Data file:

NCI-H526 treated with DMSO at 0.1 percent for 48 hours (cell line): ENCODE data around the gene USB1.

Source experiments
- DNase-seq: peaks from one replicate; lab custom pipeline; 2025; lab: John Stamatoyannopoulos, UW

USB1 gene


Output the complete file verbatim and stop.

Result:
NCI-H526 treated with DMSO at 0.1 percent for 48 hours (cell line): ENCODE data around the gene USB1.

Source experiments
- DNase-seq: peaks from one replicate; lab custom pipeline; 2025; lab: John Stamatoyannopoulos, UW

USB1 gene